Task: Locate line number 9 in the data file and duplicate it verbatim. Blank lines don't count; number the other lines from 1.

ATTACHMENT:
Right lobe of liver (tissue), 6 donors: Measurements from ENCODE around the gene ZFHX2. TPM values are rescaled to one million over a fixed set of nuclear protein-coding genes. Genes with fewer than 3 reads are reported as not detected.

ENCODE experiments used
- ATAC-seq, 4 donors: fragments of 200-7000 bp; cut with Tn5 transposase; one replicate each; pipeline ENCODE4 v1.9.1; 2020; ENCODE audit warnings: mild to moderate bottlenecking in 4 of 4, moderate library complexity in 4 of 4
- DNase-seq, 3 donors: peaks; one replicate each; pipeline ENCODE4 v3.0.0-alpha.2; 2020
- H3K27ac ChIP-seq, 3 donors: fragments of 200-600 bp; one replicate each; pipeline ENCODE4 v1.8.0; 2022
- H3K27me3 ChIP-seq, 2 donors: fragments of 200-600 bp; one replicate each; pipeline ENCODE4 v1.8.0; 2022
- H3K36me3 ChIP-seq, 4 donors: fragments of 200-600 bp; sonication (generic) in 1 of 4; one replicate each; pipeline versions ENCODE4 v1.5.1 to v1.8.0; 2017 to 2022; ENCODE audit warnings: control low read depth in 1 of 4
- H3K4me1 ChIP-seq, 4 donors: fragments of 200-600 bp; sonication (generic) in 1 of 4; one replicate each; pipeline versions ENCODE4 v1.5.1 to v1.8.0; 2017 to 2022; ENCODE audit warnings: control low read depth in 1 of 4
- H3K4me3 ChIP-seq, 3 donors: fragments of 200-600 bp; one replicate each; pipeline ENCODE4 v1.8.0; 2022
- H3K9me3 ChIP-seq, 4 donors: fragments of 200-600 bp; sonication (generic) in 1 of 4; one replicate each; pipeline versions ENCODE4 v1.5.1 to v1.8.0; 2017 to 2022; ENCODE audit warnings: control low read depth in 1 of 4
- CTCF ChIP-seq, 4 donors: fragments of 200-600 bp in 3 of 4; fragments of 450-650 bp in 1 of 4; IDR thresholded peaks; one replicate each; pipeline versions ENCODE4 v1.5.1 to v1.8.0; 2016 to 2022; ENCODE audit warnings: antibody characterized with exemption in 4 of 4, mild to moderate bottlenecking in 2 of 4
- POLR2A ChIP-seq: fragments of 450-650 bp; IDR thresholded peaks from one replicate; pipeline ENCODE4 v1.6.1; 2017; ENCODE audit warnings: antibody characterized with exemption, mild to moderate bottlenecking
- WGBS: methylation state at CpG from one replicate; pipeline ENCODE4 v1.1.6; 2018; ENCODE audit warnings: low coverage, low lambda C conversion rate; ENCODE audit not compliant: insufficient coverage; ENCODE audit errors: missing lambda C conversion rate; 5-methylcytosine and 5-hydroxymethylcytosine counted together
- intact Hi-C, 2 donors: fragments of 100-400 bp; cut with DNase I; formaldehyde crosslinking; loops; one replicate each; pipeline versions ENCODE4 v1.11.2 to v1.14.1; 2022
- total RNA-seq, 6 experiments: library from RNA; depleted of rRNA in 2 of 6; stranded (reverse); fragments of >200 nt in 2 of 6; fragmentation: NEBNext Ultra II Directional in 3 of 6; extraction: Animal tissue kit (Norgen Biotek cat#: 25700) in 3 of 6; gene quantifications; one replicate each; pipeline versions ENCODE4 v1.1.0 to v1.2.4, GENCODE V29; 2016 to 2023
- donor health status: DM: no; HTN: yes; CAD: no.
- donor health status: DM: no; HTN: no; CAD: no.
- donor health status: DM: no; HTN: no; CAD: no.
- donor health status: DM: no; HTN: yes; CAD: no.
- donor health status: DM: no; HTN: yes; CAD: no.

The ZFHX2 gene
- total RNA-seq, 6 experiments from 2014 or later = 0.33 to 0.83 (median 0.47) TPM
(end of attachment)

- H3K4me3 ChIP-seq, 3 donors: fragments of 200-600 bp; one replicate each; pipeline ENCODE4 v1.8.0; 2022